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Oogoo Mixer

by doctek, published

Oogoo Mixer by doctek May 6, 2013

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Description

Oogoo ( instructables.com/id/How-To-Make-Your-Own-Sugru-Substitute/ and instructables.com/id/7-Things-To-Fix-Or-Do-With-Oogoo/ ) is great stuff! Inexpensive, easy to mold, easy to clean up, quick setting, and makes parts with a nice soft yet firm feel to them. The only thing I don't like is mixing it up. Combining silicone and corn starch, possibly along with some coloring agent, is not easy. Messy, hard to get uniform, and the time taken eats into the working time for the Oogoo. There must be a better way.

Here's my answer. Use an auger to press the stuff thru some plates with holes in them. Minimal mixing is needed to just get the corn starch sort of wetted with silicone. Then inject it into the auger, turn the auger, and out comes uniformly mixed Oogoo, ready to mold. Watch the video here youtube.com/watch?v=IE8L7yjxwAE&feature=youtu.be

This is very much a work in process. The OpenSCAD for the Auger needs to be parameterized and there should be a base plate of some sort to hold things together.

Recent Comments

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I tried to show cleaning in the video. Guess I didn't do so well.

Anyway, you basically just rub the stuff (maybe with a little help in the small holes) after it dries. I have only tried it on PLA, but I think ABS will be pretty much the same. It doesn't stick to much, really.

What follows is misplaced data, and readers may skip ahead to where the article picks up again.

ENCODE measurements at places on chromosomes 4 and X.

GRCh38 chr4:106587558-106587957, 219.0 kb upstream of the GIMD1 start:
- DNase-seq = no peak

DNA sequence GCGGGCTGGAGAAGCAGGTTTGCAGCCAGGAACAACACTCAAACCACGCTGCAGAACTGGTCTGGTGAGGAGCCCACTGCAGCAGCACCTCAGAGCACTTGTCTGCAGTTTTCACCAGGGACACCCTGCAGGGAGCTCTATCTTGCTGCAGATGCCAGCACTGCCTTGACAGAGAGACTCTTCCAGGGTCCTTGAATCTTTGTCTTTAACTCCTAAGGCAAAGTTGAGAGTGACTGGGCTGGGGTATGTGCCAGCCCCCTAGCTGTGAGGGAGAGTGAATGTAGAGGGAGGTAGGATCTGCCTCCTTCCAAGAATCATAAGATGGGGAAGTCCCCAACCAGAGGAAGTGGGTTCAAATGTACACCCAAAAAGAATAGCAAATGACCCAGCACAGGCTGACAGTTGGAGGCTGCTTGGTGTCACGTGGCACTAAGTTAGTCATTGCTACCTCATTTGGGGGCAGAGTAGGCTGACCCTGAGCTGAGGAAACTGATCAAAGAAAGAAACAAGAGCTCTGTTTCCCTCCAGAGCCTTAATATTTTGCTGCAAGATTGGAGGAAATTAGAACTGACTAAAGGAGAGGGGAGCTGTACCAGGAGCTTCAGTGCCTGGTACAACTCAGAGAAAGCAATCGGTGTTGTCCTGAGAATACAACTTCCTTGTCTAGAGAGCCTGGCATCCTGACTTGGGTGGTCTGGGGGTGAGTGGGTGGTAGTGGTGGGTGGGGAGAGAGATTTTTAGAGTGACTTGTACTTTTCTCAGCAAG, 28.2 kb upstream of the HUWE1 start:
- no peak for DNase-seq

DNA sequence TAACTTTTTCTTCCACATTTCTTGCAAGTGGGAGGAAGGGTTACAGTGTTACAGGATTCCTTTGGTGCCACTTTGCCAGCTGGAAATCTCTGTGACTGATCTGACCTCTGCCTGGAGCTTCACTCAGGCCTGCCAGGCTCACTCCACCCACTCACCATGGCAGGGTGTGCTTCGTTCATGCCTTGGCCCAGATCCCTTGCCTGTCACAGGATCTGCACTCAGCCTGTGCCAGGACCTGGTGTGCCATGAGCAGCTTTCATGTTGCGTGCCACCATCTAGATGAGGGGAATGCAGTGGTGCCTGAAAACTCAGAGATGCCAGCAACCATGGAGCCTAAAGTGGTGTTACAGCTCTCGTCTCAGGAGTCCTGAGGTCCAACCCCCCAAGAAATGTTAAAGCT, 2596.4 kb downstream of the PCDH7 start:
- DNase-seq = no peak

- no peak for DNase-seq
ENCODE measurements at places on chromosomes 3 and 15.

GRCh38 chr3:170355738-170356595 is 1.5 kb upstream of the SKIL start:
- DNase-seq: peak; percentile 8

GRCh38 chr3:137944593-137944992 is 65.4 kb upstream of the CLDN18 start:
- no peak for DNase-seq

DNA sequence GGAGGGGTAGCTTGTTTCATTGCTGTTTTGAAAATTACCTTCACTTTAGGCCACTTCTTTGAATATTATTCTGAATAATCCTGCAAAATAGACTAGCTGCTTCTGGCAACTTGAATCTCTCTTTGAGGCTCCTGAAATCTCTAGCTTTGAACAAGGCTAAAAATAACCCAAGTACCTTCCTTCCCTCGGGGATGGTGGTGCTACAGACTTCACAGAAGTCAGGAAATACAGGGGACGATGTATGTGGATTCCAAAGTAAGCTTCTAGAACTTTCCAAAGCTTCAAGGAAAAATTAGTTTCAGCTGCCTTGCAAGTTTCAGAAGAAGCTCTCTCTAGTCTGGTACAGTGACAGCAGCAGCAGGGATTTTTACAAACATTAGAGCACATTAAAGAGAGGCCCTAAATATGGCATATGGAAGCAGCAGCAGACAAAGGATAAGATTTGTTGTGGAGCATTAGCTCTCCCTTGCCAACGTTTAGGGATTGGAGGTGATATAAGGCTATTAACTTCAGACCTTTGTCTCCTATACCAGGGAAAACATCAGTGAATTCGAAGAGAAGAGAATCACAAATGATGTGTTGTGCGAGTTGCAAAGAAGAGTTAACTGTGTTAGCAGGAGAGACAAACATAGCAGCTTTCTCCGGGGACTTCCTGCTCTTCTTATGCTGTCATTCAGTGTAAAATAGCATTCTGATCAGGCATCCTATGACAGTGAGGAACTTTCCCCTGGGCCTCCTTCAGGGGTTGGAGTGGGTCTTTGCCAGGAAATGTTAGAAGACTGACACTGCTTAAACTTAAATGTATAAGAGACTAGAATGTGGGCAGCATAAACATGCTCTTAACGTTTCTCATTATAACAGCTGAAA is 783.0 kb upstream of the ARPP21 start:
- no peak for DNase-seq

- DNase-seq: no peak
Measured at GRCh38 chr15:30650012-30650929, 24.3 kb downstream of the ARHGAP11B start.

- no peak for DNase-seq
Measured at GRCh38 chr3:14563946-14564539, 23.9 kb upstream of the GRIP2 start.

Thanks! It's not just good for turning it, it's also real handy to hold it together while the glue dries.
how do you clean it after use ?

does the oogoo stick to the ABS ?

thank you

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License

GNU - GPL
Oogoo Mixer by doctek is licensed under the GNU - GPL license.

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Instructions

Construction:
DO NOT USE my stls for the plunger!!! Measure the OD and ID of the tubing you will use (see Materials) and put the values into the OpenSCAD file for the Feeder. Create the stls after you make modifications.

A note about the design:
The Auger itself is designed in Blender 2.6 using the Screw Tool. This is exported as an stl, then imported into OpenSCAD and sliced and diced as necessary to make the final part. Using Blender and OpenSCAD together in this way is very effective.

Materials:
Print one each of the top and bottom case, and the Auger Crank (optional).
Print the AugerSplit (two parts). Glue the Auger together with multi-purpose pipe cement. (I used DoitBest mp-6. Described as “medium set, clear for ABS, PCV, and CPVC pipe and fittings”.) Apply with a Q-tip or cotton bud, depending on which side of the Pond you reside. ;>)}}
Print four each of the Auger Rings.
Print one each of the Feeder (two parts).
1 inch (25mm) of 1/4” ID x 3/8” OD HDPE tube (or similar).
Note: If you live in Metric Land, then adjust this diameter accordingly. Sorry this is not a parameter in the Auger file yet.